Competition draws out ideas for public spaces
Tuesday, October 09, 2001
By Patricia Lowry, Post-Gazette Architecture Critic
Little by little, piece by piece, the sides of Lawrenceville’s Doughboy Square have fallen away.
The demolition of historic but deteriorated commercial buildings in recent years has left the square — really a triangle — looking and feeling like little more than the tired and uneventful coming together of Butler Street and Penn Avenue, the neighborhood’s two main thoroughfares.
The 1902 beaux arts former Pennsylvania National Bank building within the crotch of the Y — capably restored in the early 1990s by its owner/occupant, the architectural firm Charles L. Desmone and Associates — and the Doughboy himself give the square character and a sense of place, but they cannot handle the whole job by themselves. Urban public spaces are defined by their perimeter walls, and big chunks of Doughboy Square’s walls have gone missing.
Architects Christine Brill and Jonathan Kline, who live just up the street, would like to change that.
“We want it to be a place of celebration,” said Brill, who with Kline entered Pittsburgh History & Landmarks Foundation’s recent competition for the design of public spaces and squares, open to architects, landscape architects, planners and artists under the age of 35. They were invited to come up with ideas for making eight historic public spaces in the city more attractive and more usable.
The eight spaces ranged from large public plazas, such as Market Square, Downtown, and the sunken plaza at Allegheny Center on the North Side, to tiny Lyndhurst Green in Point Breeze and the area formed by the convergence of three streets in Troy Hill.
Although 24 individuals or teams initially expressed interest, in the end PHLF received only seven entries — a disappointingly tiny fraction of the young designers working here. The seven ideas, detailed in models and presentations boards, are on view through Oct. 21 at the Mattress Factory, 500 Sampsonia Way, Manchester.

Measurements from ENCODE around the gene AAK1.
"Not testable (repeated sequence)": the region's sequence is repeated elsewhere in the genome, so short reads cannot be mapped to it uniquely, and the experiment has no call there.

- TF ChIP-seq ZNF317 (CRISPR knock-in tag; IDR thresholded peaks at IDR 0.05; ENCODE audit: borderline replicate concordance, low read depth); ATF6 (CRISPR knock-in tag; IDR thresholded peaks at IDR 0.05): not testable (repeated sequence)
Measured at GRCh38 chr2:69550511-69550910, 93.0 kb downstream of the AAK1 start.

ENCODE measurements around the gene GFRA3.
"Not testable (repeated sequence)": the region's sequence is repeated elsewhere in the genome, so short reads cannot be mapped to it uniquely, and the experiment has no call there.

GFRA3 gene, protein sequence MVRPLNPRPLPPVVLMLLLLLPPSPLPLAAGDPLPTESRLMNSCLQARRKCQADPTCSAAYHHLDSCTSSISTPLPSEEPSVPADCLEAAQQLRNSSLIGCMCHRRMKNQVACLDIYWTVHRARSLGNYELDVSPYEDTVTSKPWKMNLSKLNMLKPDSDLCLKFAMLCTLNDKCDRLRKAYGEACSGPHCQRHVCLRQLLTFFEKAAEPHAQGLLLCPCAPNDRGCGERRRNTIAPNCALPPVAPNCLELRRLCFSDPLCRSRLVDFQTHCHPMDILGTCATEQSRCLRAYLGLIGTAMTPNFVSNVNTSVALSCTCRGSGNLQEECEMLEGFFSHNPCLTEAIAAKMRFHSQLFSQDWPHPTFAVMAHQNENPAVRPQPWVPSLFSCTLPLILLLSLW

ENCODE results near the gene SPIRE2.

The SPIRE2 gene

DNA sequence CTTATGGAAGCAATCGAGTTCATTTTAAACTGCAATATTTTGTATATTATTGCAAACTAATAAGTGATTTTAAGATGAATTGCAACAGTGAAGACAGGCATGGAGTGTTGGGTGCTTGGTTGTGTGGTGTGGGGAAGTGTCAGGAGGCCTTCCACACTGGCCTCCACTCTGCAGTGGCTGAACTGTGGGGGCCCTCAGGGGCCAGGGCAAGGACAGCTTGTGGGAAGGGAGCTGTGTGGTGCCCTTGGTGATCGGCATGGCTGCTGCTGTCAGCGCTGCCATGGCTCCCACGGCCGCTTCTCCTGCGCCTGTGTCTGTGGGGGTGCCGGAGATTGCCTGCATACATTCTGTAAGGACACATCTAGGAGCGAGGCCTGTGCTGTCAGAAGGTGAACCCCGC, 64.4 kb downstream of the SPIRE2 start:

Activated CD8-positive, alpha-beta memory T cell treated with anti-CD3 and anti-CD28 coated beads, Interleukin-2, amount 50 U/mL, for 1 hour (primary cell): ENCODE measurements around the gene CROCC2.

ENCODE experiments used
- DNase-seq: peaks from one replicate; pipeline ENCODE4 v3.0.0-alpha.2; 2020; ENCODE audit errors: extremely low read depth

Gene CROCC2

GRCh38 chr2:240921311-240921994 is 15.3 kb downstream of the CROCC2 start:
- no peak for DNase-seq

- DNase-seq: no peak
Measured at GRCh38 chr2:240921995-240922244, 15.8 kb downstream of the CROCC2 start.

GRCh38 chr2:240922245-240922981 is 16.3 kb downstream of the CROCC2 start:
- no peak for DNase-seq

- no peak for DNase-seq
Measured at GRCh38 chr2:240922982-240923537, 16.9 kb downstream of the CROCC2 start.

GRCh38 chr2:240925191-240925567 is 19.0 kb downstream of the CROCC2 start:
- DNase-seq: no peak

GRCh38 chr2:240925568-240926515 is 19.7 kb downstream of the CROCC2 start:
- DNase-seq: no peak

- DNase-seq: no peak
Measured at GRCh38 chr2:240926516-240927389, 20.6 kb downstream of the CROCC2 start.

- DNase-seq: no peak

The Brill/Kline entry for Doughboy Square, which didn’t win a prize, nevertheless was the most ambitious, professional, detailed and carefully thought out scheme. It is, as they put it, “an attempt to set the stage for Doughboy Square to be filled with life again.”
Two years ago, the 20-something architects bought a house on Penn Avenue, a little more than two blocks up from the square. Brill passes through the square every morning on her walk Downtown, where she works at Pfaffmann + Associates.
“Aside from the bank building, it’s the least memorable space in the walk,” Brill said. “There’s so much potential that’s unrealized.”
The Brill/Kline plan calls for wider, brick sidewalks around the Doughboy and elsewhere along the square, which would accommodate new trees and seating for outdoor cafes.
For infill buildings, Kline and Brill wrote urban design guidelines regulating height, massing, use and parking in a manner consistent with the existing neighborhood. But the guidelines don’t dictate style, inviting a variety of architectural expression.